In Part 1 of the CSO Series, LookingGlass Chief Technology Officer, Allan Thomson, introduced the key business and technical requirements of Threat Intelligence (TI) programs. In Part 2, he will examine some important definitions to consider in TI and how to start building the program based on the requirements identified in Part 1 of the series. He will introduce the overall vision of the TI program execution, how to perform a gap analysis on existing security programs, and how to identify where your TI program can complement and enhance existing investments.

This series will describe a comprehensive “business technical approach” to the justification, definition, design, and execution of Threat Intelligence Programs.

What do we mean by ‘business technical approach’ to Threat Intelligence (TI)?

Much in the industry is focused solely on one technical aspect or another of threat intelligence data that indicates information about a specific malware family, a set of indicators that can be used to block malicious sites, campaign information that highlights a threat actors profile, and a threat actor’s tactics, techniques, and procedures. But much of the technically focused content does not discuss how organizations can gather or construct that information themselves, and even more so, how an organization would organize themselves to respond to such data. Much of the output of the industry is providing the fish to organizations rather than teaching them how to fish for themselves.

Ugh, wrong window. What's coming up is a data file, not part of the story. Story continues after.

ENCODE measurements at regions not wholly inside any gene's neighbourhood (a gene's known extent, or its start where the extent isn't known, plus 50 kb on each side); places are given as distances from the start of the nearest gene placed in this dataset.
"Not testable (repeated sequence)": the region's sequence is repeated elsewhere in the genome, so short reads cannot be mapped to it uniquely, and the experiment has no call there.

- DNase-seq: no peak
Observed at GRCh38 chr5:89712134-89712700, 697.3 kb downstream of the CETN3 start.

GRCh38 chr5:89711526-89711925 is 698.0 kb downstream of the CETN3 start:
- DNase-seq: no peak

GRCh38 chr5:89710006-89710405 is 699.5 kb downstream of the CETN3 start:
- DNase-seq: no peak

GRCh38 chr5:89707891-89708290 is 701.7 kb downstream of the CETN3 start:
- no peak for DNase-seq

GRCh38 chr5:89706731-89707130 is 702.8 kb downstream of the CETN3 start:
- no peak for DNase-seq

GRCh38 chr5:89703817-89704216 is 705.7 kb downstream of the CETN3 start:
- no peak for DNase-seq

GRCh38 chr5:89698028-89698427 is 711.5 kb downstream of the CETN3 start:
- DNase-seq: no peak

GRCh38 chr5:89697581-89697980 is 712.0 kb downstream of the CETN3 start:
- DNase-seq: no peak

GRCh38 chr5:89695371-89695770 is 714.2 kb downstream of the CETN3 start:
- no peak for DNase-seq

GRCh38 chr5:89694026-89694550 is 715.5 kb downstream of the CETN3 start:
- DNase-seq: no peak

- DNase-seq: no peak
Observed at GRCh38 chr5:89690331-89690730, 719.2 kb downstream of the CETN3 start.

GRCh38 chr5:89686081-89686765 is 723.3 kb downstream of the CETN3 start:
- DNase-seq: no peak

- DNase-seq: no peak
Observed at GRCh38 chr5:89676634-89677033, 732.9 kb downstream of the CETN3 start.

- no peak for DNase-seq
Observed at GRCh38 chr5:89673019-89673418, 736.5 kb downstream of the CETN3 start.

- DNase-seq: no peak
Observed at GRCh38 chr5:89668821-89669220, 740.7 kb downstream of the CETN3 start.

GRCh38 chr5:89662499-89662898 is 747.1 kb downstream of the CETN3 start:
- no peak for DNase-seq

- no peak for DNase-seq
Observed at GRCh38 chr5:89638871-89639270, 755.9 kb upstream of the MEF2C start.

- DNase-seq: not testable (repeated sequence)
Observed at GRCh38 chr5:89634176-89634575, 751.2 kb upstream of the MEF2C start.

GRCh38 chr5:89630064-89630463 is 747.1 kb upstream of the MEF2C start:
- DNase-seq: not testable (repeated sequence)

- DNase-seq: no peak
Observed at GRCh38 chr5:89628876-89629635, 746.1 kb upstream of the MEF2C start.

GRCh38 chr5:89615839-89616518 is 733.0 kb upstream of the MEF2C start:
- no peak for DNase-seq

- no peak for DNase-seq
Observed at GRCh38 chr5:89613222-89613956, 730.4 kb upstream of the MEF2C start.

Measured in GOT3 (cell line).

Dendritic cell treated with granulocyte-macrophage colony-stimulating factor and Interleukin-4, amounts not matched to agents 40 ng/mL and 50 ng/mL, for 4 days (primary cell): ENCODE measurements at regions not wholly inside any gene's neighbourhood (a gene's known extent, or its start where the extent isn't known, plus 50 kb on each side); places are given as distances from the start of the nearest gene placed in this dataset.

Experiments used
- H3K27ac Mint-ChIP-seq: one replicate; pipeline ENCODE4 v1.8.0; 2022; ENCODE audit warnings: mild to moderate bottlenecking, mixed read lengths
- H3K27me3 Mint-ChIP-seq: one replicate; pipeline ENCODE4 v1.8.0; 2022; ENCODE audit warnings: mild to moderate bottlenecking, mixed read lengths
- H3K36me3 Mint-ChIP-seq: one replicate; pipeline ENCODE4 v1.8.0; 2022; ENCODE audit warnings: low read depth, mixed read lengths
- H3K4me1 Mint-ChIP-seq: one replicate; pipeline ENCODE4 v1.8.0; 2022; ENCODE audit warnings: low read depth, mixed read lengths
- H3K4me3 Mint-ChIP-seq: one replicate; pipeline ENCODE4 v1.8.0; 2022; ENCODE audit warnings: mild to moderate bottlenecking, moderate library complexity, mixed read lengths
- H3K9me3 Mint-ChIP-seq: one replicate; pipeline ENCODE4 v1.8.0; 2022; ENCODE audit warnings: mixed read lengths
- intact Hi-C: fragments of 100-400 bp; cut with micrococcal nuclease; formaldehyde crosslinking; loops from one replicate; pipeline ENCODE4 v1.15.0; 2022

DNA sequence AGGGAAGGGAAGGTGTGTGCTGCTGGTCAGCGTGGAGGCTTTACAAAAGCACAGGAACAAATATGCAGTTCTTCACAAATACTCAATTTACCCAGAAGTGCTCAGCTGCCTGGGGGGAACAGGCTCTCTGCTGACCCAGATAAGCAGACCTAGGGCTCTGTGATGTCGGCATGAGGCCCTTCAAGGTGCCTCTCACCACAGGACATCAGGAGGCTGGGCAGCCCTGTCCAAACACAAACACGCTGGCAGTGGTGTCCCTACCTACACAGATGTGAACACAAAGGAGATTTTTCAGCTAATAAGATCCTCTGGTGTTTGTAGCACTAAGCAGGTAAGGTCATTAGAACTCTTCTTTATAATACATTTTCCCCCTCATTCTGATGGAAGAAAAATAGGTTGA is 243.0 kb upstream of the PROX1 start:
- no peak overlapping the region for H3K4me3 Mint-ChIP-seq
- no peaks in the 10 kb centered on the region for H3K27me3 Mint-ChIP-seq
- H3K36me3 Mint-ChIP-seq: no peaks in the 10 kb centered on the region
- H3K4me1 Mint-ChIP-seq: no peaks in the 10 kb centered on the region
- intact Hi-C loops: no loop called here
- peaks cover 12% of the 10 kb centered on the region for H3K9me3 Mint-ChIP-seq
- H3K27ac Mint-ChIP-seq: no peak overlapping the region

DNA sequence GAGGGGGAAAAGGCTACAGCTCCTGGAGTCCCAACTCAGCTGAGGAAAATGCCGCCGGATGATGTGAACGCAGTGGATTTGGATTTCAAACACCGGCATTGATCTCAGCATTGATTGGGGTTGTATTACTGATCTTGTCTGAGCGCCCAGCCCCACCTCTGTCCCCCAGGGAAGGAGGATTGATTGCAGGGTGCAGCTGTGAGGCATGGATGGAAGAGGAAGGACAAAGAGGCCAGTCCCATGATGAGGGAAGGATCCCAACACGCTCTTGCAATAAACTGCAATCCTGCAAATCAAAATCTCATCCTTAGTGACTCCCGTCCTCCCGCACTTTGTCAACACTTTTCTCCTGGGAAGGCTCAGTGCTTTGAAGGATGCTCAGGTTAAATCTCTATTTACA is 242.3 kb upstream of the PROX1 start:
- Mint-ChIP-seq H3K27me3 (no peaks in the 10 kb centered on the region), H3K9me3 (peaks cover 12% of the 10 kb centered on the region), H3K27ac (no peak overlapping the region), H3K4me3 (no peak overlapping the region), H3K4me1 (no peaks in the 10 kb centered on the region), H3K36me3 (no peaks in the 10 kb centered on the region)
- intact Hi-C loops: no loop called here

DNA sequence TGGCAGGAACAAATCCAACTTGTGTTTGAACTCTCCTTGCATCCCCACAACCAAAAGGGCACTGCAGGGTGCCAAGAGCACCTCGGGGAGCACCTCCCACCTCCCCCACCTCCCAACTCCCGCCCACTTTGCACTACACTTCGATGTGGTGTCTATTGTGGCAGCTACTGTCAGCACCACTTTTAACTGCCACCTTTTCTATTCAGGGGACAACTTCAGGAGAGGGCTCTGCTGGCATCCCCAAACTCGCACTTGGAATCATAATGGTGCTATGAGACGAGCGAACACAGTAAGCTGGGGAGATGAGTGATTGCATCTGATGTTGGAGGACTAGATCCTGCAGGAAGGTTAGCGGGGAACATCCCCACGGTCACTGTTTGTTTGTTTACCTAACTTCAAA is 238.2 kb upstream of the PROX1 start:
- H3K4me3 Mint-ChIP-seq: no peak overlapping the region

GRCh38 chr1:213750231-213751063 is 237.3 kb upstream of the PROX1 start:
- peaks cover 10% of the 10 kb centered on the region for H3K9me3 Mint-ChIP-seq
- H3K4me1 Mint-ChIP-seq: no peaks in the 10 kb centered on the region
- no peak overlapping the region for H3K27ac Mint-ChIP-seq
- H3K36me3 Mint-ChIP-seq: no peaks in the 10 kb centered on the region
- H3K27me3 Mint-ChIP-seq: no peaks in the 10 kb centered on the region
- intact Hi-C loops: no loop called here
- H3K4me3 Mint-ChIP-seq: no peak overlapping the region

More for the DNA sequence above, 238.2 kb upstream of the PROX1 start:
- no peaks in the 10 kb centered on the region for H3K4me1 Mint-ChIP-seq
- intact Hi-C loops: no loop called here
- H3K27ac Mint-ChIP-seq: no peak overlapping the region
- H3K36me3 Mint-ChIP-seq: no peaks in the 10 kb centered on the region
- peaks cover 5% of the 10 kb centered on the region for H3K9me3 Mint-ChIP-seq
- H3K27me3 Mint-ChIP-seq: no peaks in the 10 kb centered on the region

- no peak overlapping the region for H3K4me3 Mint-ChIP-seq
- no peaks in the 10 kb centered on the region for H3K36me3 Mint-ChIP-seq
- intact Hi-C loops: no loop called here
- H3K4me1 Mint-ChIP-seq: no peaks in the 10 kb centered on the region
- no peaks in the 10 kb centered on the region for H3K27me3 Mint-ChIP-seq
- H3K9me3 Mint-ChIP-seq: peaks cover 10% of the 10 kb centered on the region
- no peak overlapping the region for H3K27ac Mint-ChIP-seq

A ‘business technical approach’ is one where we define an approach focused on the business needs, the organization personnel, organizational roles & responsibilities, team structure and those elements’ interaction with technology to address the challenge of successful threat intelligence operations. Our goal is to help organizations build effective Threat Intelligence programs.

In this series, you will learn:

  • Justification and Impact of Threat Intelligence on Business Functions
  • Hiring, Skills, and Managing TI teams
  • Key roles & functions within TI teams
  • Defining the TI end-to-end process that works in every environment
  • Identifying the tools necessary to support the TI program
  • Ensuring Metrics & Reporting to drive TI program effectiveness and efficiency

We wrap the series with a real-world use case that highlights all of these aspects coming together to deliver a fully automated threat intelligence capability protecting an organization from botnets.